Thus, when Sherlock‘s third season finally did air in the US in January 2014, I discovered that its non-mystery approach stood out even more sharply by contrast, and was even more unsatisfying. When I read or watch a Holmes story, I want to see Holmes actually reasoning to a conclusion and explaining his process, not just glancing at someone and seeing a bunch of words floating in air. That was a clever technique on Sherlock‘s part several years ago, an innovative presentation of the standard routine—though always a bit redundant, just reinforcing what Holmes went on to explain in dialogue. But by now it’s become just an offhand trope with no accompanying explanation, because Moffat and Gatiss apparently aren’t interested in Holmes’s deductive process as much as they are in his so-called sociopathy, his flamboyant eccentricities, his gay subtext with Watson, and so on. They write Holmes the same way Moffat writes the Doctor, and his “methods” are just the sonic screwdriver, a plot device that can offhandedly do whatever the script requires without the need for explanation or justification. Sherlock is bold and flashy and energetic and wildly creative, but often has more style than substance. It’s on much the same level as the Robert Downey, Jr. Sherlock Holmes movies, all big frenetic action and broad character beats and talented actors showing off with big bravura performances.
And yet in some ways, Sherlock’s updating of Holmes is more conventional than Elementary’s—particularly where Irene Adler and Moriarty are concerned. I’ve never been a fan of treating Irene as a love interest for Holmes; Watson’s narration in “A Scandal in Bohemia” scuttles that notion definitively. So it bothered me when Elementary established Irene as Holmes’s great lost love. But the way it’s played out has been quite clever and even touching, and it fits this show’s version of Sherlock as well as the era he inhabits. Doyle’s Holmes was a confirmed chauvinist who could not comprehend how a woman could be as logical and intelligent as himself, so Irene was a paradox he couldn’t solve. But such attitudes don’t fly for a modern Holmes, and thus Miller’s Sherlock was able to recognize Irene as his true intellectual equal and thus could love her like no other. Sherlock‘s version of the relationship plays out similarly in that respect, but I don’t think it serves Irene as well, since that version is more defined by her sexuality and her not-quite-requited love for the male lead, placing her in a more subordinate role. Elementary‘s innovation (spoiler alert) of having Irene actually be Moriarty—making both of Holmes’s intellectual equals and unbeatable rivals the same person, which is really somewhat natural in a way—allows her to be a far more empowered and equal figure, and makes the Holmes-Moriarty conflict more personal and poignant, certainly far more compelling than the cartoon villainy of Sherlock’s Jim Carrey-esque Moriarty. Sherlock modernizes Holmes mainly through technology, storytelling methods, and edgy attitude, but Elementary‘s approach to making Holmes part of our world is grounded more in the modernization of values and cultural mores, as represented by the greater gender and ethnic diversity of its cast.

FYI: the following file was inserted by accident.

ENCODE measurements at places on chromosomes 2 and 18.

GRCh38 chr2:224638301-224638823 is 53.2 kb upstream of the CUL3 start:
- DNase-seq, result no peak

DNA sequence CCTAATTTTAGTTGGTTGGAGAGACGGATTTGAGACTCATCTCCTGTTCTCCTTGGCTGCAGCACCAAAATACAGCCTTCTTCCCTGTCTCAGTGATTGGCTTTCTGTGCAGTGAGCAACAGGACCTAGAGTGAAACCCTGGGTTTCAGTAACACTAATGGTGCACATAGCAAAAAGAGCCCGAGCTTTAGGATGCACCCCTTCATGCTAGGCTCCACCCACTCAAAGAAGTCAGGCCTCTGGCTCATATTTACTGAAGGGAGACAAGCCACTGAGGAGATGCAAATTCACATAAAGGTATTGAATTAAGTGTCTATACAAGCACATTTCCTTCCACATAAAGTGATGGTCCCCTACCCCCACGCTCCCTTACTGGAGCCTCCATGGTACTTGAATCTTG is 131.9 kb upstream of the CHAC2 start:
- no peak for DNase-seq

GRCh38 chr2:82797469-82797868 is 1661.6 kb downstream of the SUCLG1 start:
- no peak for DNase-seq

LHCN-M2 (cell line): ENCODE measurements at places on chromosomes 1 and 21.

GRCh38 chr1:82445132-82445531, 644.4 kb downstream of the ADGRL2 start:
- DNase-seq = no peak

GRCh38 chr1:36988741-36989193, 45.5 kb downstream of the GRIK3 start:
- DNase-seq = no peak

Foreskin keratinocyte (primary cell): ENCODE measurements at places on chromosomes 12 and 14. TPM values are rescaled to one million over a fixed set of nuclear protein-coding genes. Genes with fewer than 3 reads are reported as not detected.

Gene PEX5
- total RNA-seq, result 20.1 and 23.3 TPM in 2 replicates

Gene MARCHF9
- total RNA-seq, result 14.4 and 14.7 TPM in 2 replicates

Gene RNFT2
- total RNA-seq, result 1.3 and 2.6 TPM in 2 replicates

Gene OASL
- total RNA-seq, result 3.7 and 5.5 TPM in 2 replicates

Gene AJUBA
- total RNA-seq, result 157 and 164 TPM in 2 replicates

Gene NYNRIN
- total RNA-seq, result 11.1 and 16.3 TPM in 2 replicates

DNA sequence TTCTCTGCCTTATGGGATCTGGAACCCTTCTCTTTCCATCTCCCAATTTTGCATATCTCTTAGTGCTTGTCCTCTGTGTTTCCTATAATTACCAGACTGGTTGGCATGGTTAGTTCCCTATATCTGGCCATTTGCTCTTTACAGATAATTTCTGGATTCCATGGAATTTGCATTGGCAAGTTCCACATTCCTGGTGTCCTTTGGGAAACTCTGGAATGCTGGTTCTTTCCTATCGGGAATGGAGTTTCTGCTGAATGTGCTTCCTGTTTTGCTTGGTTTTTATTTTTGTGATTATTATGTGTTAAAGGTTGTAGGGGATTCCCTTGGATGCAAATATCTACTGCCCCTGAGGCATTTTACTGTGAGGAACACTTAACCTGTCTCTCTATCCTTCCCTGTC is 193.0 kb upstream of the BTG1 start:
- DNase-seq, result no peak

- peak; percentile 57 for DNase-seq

But the key difference between the shows is in their portrayal of Holmes himself. Sherlock has tended to play up the “sociopath” angle more than I care for, making Holmes a caricature to whom human feeling and relationships were incomprehensible distractions. Jonny Lee Miller’s Holmes is more human and relatable—still as intellectual, imperious, and eccentric as one expects Holmes to be, but not pathologically devoid of empathy, and capable of self-reflection and growth and possessing nuance that his counterpart lacks. At first, in the third-season premiere “The Empty Hearse”, there were encouraging signs that Cumberbatch’s Sherlock had evolved in a similar way, becoming more engaged with human emotion and more able to express it and understand it in others. And in “The Sign of Three”, there was some solid work with the core of the Holmes-Watson friendship, some terrific and poignant writing in Sherlock’s best-man speech. But the first half of that episode also indulged in the caricature of Holmes as completely stupid about anything pertaining to human beings or relationships, undermining the credibility of the character. He’s a keen observer, so he should be able to reason out such things at least to an extent. And the finale “His Last Vow” took the caricature to even greater extremes, portraying Holmes as such a totally unfeeling and ruthless individual that the extreme act he committed at the climax was, while not something I predicted in advance, nonetheless completely unsurprising when it happened, merely another eye-rolling indulgence in excess. What was surprising was how cavalierly the finale negated the consequences of Sherlock’s extreme act by immediately bringing Moriarty back from the dead (and no, Jim, I did not miss you) in order to give Sherlock a handy reset button. If Moffat and Gatiss didn’t want Sherlock’s climactic act to have repercussions that lasted more than three minutes, why have him do it in the first place? It felt like a case of shock value trumping substance.